The following standards of practice have been adopted by the Association for Conflict Resolution (ACR), by the American Bar Association (ABA), and by the Association of Family Courts and Community Professionals (AFCC). Adopted by these three organizations, they represent a broad consensus in the field. This family and divorce mediation practice adheres to these standards. Your mediator will be happy to discuss any of these standards with you:
A family mediator shall recognize that mediation is based on the principle of self-determination by the participants.
A family mediator shall be qualified by education and training to undertake the mediation.
A family mediator shall facilitate the participants’ understanding of what mediation is and assess their capacity to mediate before the participants reach an agreement to mediate.
A family mediator shall conduct the mediation process in an impartial manner. A family mediator shall disclose all actual and potential grounds of bias and conflicts of interest reasonably known to the mediator. The participants shall be free to retain the mediator by an informed, written waiver of the conflict of interest. However, if a bias or conflict of interest clearly impairs a mediator’s impartiality, the mediator shall withdraw regardless of the express agreement of the participants.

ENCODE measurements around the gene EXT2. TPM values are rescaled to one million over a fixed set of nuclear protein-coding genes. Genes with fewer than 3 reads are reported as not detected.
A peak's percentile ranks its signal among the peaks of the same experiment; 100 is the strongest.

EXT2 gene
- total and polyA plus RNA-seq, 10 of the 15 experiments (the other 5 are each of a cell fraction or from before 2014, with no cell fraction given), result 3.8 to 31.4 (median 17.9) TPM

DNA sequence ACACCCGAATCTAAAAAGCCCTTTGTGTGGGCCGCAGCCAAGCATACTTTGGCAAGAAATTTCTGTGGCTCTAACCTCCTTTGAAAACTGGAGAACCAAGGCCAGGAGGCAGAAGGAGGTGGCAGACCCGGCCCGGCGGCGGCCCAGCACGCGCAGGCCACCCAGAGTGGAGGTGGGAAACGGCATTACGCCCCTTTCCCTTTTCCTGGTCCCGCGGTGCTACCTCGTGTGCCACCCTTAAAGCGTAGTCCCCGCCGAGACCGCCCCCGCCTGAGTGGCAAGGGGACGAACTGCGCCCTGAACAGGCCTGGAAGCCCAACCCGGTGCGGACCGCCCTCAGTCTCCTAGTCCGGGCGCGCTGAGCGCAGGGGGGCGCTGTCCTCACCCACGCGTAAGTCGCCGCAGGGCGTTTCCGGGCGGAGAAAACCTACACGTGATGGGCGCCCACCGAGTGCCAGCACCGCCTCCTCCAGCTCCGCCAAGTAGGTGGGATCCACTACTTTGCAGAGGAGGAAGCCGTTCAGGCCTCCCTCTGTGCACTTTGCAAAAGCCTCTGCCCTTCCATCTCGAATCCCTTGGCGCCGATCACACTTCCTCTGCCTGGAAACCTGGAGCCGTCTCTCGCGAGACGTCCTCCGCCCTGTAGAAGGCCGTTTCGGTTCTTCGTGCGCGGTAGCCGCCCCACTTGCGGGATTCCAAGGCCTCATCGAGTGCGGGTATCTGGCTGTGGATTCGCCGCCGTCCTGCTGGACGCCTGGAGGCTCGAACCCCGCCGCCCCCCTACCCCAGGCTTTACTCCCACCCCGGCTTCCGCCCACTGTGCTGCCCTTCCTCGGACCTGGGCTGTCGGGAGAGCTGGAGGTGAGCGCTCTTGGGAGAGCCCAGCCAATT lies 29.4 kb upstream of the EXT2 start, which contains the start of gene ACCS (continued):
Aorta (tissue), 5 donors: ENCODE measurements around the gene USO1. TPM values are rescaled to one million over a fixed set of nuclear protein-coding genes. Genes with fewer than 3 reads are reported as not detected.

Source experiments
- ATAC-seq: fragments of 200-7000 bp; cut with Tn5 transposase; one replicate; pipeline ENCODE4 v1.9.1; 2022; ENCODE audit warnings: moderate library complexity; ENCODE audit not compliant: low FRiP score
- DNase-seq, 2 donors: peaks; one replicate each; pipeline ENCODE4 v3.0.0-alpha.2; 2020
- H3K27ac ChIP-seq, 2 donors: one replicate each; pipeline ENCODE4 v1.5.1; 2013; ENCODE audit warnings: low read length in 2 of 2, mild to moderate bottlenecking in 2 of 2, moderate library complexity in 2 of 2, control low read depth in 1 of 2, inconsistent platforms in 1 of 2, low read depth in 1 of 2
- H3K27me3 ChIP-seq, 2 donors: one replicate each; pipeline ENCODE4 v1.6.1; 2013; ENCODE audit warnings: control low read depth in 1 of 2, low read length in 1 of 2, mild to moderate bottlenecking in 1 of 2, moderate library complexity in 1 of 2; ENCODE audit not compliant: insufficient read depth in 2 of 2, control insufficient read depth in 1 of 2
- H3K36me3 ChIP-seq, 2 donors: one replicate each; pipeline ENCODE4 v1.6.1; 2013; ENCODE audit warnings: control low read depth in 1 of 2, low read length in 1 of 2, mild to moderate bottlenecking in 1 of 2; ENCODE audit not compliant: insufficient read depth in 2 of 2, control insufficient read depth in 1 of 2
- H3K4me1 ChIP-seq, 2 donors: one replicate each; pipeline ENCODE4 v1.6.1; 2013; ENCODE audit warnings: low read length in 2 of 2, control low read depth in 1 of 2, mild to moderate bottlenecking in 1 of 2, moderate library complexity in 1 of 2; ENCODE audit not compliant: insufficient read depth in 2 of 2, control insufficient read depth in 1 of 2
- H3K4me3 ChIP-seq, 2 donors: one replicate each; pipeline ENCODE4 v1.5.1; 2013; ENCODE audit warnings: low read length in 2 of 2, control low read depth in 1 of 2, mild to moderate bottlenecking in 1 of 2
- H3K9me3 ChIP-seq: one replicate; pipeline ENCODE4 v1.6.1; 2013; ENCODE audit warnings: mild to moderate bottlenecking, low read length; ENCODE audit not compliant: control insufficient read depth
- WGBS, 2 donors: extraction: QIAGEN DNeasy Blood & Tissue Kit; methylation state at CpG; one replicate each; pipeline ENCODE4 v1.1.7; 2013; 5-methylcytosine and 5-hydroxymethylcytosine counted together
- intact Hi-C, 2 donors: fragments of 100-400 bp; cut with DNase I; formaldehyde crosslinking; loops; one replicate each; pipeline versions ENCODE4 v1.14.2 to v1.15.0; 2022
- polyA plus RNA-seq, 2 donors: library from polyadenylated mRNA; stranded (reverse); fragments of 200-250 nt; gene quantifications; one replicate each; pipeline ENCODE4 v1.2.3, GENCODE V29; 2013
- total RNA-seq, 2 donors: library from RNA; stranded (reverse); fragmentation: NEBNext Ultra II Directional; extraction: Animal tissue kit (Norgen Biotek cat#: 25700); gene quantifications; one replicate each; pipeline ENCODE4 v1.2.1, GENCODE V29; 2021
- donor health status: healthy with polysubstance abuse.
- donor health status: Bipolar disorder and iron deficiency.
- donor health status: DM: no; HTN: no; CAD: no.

A family mediator shall fully disclose and explain the basis of any compensation, fees and charges to the participants.
A family mediator shall structure the mediation process so that the participants make decisions based on sufficient information and knowledge.
A family mediator shall maintain the confidentiality of all information acquired in the mediation process, unless the mediator is permitted or required to reveal the information by law or agreement of the participants.
A family mediator shall assist participants in determining how to promote the best interests of children.
A family mediator shall recognize a family situation involving child abuse or neglect and take appropriate steps to shape the mediation process accordingly.
A family mediator shall recognize a family situation involving domestic abuse and take appropriate steps to shape the mediation process accordingly.
A family mediator shall suspend or terminate the mediation process when the mediator reasonably believes that a participant is unable to effectively participate or for other compelling reason.
A family mediator shall be truthful in the advertisement and solicitation for mediation.
A family mediator shall acquire and maintain professional competence in mediation.
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Divorce Resources > Theory of Mediation